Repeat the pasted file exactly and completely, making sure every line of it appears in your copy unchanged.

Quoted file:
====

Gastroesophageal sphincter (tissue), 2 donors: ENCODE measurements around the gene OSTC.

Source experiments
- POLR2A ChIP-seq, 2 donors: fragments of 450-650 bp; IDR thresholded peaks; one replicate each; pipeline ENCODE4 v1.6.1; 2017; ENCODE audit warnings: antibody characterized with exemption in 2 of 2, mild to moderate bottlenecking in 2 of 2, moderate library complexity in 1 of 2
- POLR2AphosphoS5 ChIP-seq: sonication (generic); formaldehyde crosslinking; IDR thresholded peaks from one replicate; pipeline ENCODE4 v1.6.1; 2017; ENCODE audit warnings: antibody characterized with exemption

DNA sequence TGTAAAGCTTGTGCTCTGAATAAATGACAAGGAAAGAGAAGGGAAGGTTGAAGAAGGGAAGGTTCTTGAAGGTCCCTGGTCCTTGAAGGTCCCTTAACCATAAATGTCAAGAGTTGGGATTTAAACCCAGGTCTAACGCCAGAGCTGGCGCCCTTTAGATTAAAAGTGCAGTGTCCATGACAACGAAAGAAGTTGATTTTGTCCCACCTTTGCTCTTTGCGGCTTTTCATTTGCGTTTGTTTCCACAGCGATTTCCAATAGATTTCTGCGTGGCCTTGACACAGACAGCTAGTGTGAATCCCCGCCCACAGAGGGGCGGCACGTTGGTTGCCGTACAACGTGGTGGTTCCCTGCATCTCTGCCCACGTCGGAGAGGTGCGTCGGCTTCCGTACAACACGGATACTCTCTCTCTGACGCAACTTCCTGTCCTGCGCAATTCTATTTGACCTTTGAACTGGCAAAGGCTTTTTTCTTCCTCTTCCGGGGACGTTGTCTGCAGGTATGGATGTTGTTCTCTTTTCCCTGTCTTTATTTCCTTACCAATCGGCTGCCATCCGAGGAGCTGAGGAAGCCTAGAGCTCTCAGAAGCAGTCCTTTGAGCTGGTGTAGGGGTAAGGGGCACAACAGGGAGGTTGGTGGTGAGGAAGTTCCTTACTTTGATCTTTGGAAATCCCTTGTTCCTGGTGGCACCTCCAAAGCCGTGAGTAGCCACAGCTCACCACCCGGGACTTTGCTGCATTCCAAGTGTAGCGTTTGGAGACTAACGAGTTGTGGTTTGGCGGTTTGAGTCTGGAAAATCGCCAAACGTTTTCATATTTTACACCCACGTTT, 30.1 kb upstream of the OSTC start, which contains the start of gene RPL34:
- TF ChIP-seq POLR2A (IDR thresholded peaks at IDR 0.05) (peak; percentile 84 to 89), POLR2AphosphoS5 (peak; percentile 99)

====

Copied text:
Gastroesophageal sphincter (tissue), 2 donors: ENCODE measurements around the gene OSTC.

Source experiments
- POLR2A ChIP-seq, 2 donors: fragments of 450-650 bp; IDR thresholded peaks; one replicate each; pipeline ENCODE4 v1.6.1; 2017; ENCODE audit warnings: antibody characterized with exemption in 2 of 2, mild to moderate bottlenecking in 2 of 2, moderate library complexity in 1 of 2
- POLR2AphosphoS5 ChIP-seq: sonication (generic); formaldehyde crosslinking; IDR thresholded peaks from one replicate; pipeline ENCODE4 v1.6.1; 2017; ENCODE audit warnings: antibody characterized with exemption

DNA sequence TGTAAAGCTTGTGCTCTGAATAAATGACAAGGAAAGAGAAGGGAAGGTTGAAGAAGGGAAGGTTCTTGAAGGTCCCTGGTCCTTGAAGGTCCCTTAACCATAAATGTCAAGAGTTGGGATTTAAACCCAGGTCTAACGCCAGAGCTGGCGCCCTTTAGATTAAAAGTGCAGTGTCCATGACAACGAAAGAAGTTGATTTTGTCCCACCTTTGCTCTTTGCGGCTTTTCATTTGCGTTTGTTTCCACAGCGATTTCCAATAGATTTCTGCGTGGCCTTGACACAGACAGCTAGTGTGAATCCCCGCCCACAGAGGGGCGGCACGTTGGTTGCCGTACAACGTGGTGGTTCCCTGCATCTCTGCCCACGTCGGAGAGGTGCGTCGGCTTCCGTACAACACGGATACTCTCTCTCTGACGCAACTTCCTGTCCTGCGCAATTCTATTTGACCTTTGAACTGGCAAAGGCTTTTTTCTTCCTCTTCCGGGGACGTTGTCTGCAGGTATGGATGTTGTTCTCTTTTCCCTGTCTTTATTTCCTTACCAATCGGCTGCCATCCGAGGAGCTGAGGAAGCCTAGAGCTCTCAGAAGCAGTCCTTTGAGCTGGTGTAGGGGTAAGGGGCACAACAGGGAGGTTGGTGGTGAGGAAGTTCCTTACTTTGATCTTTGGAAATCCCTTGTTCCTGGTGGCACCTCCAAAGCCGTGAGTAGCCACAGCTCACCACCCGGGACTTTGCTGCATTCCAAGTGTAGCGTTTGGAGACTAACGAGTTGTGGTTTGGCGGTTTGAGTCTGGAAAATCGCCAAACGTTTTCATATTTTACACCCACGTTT, 30.1 kb upstream of the OSTC start, which contains the start of gene RPL34:
- TF ChIP-seq POLR2A (IDR thresholded peaks at IDR 0.05) (peak; percentile 84 to 89), POLR2AphosphoS5 (peak; percentile 99)